To investigate if ROS indeed perturb telomere length, we have utilized a mutant strain deficient in a peroxiredoxin, namely Tsa1. Tsa1 is one of the major scavengers for ROS in S. cerevisiae. Using a yeast strain defective in Tsa1, we have investigated the effect of defective ROS detoxification on telomere DNA, telomerase, telomere binding proteins, and telomere length. Our observation suggests that ablation of Tsa1 function leads to an increase in ROS level, and also causes abnormal telomere addition. Although the tsa1 mutant has normal telomerase expression and activity, it displays abnormal telomerase-mediated repeat addition at telomere DNA. Furthermore, Tsa1 deficiency can interfere with pathways that are critical in modulating telomerase. These results support that defective ROS scavenging can interfere with pathways that are critical in controlling telomere length homeostasis. Interestingly, the telomere length phenotypes in the mutant budding yeast recapitulate those reported in humans exposed to oxidative environment, but our studies provide mechanistic explanations and therefore serve as useful guidelines for our future studies using mammalian models. For the long-term plan, we will extend this work to human cells deficient in peroxiredoxins. We will also explore if disruptions of other ROS detoxification enzymes have similar effects as peroxiredoxins in human cells.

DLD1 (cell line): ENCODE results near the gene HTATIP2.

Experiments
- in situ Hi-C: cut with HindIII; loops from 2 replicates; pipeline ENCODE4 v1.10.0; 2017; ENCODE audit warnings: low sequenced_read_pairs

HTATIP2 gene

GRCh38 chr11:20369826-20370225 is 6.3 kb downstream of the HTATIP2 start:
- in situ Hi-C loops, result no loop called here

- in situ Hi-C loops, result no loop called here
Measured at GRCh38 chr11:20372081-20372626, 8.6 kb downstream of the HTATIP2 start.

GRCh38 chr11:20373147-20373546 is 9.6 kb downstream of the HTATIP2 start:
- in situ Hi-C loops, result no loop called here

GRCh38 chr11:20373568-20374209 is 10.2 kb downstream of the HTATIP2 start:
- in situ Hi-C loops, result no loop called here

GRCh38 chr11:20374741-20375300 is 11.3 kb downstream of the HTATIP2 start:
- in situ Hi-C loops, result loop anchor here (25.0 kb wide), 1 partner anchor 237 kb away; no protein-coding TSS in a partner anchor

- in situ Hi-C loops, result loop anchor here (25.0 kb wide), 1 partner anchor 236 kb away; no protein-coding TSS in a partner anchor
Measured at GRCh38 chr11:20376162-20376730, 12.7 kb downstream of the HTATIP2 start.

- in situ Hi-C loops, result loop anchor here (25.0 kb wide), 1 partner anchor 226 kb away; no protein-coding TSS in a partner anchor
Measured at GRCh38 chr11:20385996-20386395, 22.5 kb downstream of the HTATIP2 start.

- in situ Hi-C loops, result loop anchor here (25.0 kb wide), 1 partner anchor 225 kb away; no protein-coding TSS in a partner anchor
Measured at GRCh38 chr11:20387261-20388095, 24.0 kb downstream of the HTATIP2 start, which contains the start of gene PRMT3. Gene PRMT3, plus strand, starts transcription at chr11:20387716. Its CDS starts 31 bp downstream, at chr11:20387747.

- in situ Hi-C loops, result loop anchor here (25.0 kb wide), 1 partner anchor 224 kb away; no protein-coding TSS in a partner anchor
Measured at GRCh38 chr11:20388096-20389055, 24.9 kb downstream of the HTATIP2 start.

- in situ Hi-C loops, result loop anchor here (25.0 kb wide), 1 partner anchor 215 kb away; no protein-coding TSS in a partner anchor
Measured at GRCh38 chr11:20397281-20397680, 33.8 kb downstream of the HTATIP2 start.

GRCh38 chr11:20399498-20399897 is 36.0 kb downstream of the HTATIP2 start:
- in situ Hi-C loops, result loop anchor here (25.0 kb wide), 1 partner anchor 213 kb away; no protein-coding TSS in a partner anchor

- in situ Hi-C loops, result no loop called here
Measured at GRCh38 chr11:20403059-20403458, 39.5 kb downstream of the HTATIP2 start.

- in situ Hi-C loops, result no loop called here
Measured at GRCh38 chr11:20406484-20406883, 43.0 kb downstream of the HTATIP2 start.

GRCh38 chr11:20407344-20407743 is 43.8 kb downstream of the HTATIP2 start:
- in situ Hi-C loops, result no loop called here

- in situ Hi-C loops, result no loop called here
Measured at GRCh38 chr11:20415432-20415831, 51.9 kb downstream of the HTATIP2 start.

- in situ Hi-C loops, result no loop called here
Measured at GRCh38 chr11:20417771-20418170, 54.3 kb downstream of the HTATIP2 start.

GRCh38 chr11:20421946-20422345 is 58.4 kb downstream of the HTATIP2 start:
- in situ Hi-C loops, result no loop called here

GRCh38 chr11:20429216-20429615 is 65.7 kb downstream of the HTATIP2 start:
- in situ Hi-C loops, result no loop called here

Agency
National Institute of Health (NIH)
Institute
National Institute on Aging (NIA)
Type
Investigator-Initiated Intramural Research Projects (ZIA)
Project #
1ZIAAG000749-02
Application #
8736609
Study Section
Project Start
Project End
Budget Start
Budget End
Support Year
2
Fiscal Year
2013
Total Cost
$76,704
Indirect Cost
Name
National Institute on Aging
Department
Type
DUNS #
City
State
Country
Zip Code
Lu, Jian; Vallabhaneni, Haritha; Yin, Jinhu et al. (2013) Deletion of the major peroxiredoxin Tsa1 alters telomere length homeostasis. Aging Cell 12:635-44